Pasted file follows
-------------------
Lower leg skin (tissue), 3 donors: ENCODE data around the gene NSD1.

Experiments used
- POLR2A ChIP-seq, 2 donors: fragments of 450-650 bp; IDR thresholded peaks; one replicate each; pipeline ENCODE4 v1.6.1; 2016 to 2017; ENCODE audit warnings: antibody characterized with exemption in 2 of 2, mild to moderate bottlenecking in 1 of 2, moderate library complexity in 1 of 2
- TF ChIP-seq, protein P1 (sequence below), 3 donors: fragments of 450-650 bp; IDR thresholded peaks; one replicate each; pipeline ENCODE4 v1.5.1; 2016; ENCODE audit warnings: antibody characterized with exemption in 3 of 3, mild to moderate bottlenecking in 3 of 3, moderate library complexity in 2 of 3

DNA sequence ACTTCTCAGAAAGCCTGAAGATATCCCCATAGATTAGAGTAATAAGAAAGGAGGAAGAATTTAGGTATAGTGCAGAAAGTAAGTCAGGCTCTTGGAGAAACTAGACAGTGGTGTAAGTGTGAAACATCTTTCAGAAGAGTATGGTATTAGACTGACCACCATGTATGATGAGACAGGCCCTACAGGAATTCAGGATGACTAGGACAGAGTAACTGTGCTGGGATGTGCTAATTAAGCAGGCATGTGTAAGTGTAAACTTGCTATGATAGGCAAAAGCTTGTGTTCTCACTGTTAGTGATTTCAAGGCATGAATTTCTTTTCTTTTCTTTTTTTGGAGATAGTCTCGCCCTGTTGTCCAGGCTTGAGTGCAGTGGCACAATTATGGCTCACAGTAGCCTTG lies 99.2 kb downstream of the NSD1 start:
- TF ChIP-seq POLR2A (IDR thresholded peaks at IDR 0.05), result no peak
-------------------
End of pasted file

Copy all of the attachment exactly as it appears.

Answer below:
Lower leg skin (tissue), 3 donors: ENCODE data around the gene NSD1.

Experiments used
- POLR2A ChIP-seq, 2 donors: fragments of 450-650 bp; IDR thresholded peaks; one replicate each; pipeline ENCODE4 v1.6.1; 2016 to 2017; ENCODE audit warnings: antibody characterized with exemption in 2 of 2, mild to moderate bottlenecking in 1 of 2, moderate library complexity in 1 of 2
- TF ChIP-seq, protein P1 (sequence below), 3 donors: fragments of 450-650 bp; IDR thresholded peaks; one replicate each; pipeline ENCODE4 v1.5.1; 2016; ENCODE audit warnings: antibody characterized with exemption in 3 of 3, mild to moderate bottlenecking in 3 of 3, moderate library complexity in 2 of 3

DNA sequence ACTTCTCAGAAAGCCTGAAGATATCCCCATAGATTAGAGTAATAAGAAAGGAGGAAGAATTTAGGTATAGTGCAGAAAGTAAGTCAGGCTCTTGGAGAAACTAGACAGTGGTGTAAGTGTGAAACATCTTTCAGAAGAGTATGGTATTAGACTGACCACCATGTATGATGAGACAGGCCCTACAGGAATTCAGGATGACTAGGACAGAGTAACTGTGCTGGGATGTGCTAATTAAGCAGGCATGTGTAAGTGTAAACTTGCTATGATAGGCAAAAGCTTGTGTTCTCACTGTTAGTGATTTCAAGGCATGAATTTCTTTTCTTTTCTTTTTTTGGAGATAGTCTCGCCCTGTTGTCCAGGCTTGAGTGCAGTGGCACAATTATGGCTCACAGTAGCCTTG lies 99.2 kb downstream of the NSD1 start:
- TF ChIP-seq POLR2A (IDR thresholded peaks at IDR 0.05), result no peak